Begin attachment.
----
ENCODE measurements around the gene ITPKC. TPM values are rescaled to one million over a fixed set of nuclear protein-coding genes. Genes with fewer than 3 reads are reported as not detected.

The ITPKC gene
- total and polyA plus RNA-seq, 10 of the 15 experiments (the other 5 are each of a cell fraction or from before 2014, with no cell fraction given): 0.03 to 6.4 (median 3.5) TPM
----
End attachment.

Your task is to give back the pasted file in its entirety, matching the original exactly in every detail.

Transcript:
ENCODE measurements around the gene ITPKC. TPM values are rescaled to one million over a fixed set of nuclear protein-coding genes. Genes with fewer than 3 reads are reported as not detected.

The ITPKC gene
- total and polyA plus RNA-seq, 10 of the 15 experiments (the other 5 are each of a cell fraction or from before 2014, with no cell fraction given): 0.03 to 6.4 (median 3.5) TPM